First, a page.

White uses this blow to revisit the idea of adding a white defense lawyer, but Rowlette’s... (full context)
Prejudice, Segregation, and Society Theme Icon
Self-Defense, Race, and Ownership Theme Icon
The American Dream Theme Icon
While Walter White fumes over Rowlette’s impertinence, James Johnson starts fundraising. News of the Sweets’ arrest spreads through... (full context)
Prejudice, Segregation, and Society Theme Icon
Justice and Civil Rights Theme Icon
In the week following White’s visit to Detroit, Julian Perry tells the local NAACP branch that he wants to resign... (full context)
Justice and Civil Rights Theme Icon
Self-Defense, Race, and Ownership Theme Icon
...case that has ramifications for the “inalienable rights under the Constitution” of all Black citizens. White tasks Perry with visiting the white lawyers on the NAACP’s list, but each one declines... (full context)
Chapter 8: The Prodigal Son
Prejudice, Segregation, and Society Theme Icon
Justice and Civil Rights Theme Icon
The American Dream Theme Icon
...for the difficulties faced by “[their] race.” In fact, neither man is Black, although Walter White, whom Darrow assumes to be white, is. Chuckling over his confusion, Darrow agrees to take... (full context)
Justice and Civil Rights Theme Icon
Progress and Social Change Theme Icon
James Weldon Johnson and Walter White don’t worry about Darrow’s spotty legal record—many of his clients have still ended up in... (full context)
Prejudice, Segregation, and Society Theme Icon
...wrangle the necessary funding money to hire Darrow and Hays from the NAACP’s executive board, White travels to Detroit, where he smooths over relations with the Black defense team and the... (full context)
Justice and Civil Rights Theme Icon
The publicity also shifts Detroit’s public sentiment, giving Walter White fresh hope that the defense may win after all. Frank Murphy’s political career depends, in... (full context)
Justice and Civil Rights Theme Icon
Self-Defense, Race, and Ownership Theme Icon
...threat is sufficient for self-defense, even if that belief proves to be inaccurate. And Walter White educates Darrow and Hays on the state of American race relations, giving them reports on... (full context)
Prejudice, Segregation, and Society Theme Icon
Self-Defense, Race, and Ownership Theme Icon
On October 30, just as Walter White catches the train from New York to Detroit to attend the trial, the NAACP receives... (full context)
Chapter 9: Prejudice
Prejudice, Segregation, and Society Theme Icon
Progress and Social Change Theme Icon
During the initial stages of the trial, Walter White continues the NAACP’s fundraising efforts at a frantic pace. And he sits in the courtroom... (full context)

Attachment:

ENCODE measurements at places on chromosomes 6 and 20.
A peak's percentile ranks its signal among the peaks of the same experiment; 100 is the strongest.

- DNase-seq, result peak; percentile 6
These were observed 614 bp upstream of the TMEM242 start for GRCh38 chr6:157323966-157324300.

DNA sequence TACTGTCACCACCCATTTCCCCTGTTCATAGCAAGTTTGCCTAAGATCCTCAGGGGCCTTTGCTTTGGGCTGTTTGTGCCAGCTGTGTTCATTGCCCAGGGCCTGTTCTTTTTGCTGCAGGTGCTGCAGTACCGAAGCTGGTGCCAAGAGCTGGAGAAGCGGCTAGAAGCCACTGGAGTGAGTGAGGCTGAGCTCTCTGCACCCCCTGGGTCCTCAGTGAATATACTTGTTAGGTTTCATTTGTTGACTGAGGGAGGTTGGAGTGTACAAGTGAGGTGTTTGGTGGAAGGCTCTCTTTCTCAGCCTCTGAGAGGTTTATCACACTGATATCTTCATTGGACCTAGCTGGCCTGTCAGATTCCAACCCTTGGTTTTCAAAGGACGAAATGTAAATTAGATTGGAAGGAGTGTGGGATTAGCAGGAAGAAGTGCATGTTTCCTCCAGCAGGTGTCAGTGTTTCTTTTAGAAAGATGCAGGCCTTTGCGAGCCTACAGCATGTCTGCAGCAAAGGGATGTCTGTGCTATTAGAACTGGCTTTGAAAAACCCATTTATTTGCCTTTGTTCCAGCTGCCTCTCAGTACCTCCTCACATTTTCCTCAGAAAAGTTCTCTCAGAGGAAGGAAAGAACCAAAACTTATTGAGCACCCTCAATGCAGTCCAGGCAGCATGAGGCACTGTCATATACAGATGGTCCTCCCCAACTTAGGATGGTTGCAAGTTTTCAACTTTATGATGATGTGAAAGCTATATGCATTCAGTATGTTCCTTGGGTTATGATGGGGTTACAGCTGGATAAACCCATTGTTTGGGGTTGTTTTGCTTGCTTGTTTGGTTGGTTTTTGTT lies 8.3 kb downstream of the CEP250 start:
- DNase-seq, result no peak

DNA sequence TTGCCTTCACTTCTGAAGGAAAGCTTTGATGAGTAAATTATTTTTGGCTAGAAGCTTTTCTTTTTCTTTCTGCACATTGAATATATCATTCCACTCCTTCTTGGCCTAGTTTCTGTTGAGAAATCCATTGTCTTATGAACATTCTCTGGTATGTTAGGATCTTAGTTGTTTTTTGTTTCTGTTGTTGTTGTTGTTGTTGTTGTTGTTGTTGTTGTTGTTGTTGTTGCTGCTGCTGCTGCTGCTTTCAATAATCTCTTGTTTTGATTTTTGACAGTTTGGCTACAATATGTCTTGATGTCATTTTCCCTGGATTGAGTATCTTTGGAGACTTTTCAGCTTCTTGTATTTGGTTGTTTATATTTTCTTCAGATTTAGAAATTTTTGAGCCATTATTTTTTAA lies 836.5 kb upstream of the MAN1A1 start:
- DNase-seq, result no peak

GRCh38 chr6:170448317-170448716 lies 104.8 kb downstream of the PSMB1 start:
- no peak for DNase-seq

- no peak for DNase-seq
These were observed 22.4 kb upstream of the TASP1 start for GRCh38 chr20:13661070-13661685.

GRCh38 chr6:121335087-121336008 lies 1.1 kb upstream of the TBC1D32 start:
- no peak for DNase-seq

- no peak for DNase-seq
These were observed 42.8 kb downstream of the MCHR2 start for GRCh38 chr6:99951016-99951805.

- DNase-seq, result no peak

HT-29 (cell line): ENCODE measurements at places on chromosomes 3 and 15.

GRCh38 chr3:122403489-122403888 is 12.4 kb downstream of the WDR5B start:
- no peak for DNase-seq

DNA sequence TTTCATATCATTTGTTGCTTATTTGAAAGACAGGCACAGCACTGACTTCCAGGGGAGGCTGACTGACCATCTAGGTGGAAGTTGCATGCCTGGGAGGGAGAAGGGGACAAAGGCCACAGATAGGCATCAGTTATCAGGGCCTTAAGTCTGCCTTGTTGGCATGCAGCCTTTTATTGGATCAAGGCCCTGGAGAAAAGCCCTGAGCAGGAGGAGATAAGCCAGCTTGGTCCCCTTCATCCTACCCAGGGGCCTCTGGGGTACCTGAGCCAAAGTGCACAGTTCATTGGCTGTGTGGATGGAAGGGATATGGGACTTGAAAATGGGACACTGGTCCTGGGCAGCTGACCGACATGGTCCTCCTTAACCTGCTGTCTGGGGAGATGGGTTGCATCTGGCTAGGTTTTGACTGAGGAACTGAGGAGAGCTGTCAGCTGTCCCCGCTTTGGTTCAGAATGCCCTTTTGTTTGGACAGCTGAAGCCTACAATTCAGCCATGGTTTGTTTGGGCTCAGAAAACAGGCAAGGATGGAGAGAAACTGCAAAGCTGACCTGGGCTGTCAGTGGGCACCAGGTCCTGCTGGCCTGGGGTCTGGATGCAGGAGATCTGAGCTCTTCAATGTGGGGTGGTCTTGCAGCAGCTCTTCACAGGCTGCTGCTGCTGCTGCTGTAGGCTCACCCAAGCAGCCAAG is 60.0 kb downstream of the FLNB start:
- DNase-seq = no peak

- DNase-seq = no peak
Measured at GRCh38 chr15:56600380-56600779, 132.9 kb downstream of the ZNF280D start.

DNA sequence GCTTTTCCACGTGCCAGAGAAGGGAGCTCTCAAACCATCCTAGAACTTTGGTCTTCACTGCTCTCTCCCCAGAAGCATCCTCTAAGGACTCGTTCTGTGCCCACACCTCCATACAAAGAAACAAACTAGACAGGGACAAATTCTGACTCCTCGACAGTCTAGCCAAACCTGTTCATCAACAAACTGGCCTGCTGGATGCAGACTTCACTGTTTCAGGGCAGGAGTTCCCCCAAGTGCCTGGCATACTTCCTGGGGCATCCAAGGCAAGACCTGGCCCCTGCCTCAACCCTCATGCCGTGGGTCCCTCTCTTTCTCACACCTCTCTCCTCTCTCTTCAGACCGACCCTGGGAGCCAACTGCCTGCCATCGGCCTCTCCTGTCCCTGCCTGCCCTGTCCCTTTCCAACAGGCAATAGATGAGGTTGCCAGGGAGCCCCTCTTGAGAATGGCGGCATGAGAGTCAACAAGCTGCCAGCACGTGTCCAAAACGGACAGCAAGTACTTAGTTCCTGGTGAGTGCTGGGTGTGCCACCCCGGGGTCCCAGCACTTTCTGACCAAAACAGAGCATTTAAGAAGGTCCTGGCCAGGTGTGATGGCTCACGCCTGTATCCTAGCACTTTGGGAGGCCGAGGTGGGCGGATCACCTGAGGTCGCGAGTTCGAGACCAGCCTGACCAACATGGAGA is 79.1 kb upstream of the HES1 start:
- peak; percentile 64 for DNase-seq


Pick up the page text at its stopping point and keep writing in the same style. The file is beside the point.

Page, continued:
Prejudice, Segregation, and Society Theme Icon
Justice and Civil Rights Theme Icon
Progress and Social Change Theme Icon
On the morning of November 14th, Toms rests the prosecution’s case. White believes that the Darrow has already shattered the state’s case in cross-examination and the defense... (full context)
Prejudice, Segregation, and Society Theme Icon
Justice and Civil Rights Theme Icon
...night of the shooting to firing a weapon from entering evidence. The defense calls Walter White as an expert witness on mob violence. The final witness steps down on the Monday... (full context)
Chapter 10: Judgement Day
Prejudice, Segregation, and Society Theme Icon
Justice and Civil Rights Theme Icon
Progress and Social Change Theme Icon
...trial has greatly enhanced Ossian’s social standing. Patients flood his practice and NAACP officers like White treat him deferentially. Concerns do pop up: Gladys and Iva spend much of the winter... (full context)
Prejudice, Segregation, and Society Theme Icon
Progress and Social Change Theme Icon
...prevents him from rejoining the defense. Darrow insists that Thomas Chawke replace Hays. This horrifies White, who earlier judged Chawke an inappropriate representative for such a high-profile trial associated with the... (full context)
Epilogue: Requiescam
Prejudice, Segregation, and Society Theme Icon
Justice and Civil Rights Theme Icon
Progress and Social Change Theme Icon
...Defense Fund; W. E. B. Du Bois lectures about the Harlem Renaissance’s upward trajectory; Walter White networks and promotes his newly-published second novel. When Clarence Darrow takes the stage, however, he... (full context)
Justice and Civil Rights Theme Icon
Progress and Social Change Theme Icon
...of his lecture fees to the organization as well as regularly consulting with Johnson and White and contributing his writing to the NAACP’s Crisis magazine. He even joins the defense in... (full context)
Prejudice, Segregation, and Society Theme Icon
Justice and Civil Rights Theme Icon
Progress and Social Change Theme Icon
...Weldon Johnson steps away from NAACP leadership to protect his health in 1929, and Walter White succeeds him. Under White’s direction, the NAACP “doggedly pursue[s]” Johnson’s legal strategy, using Supreme Court... (full context)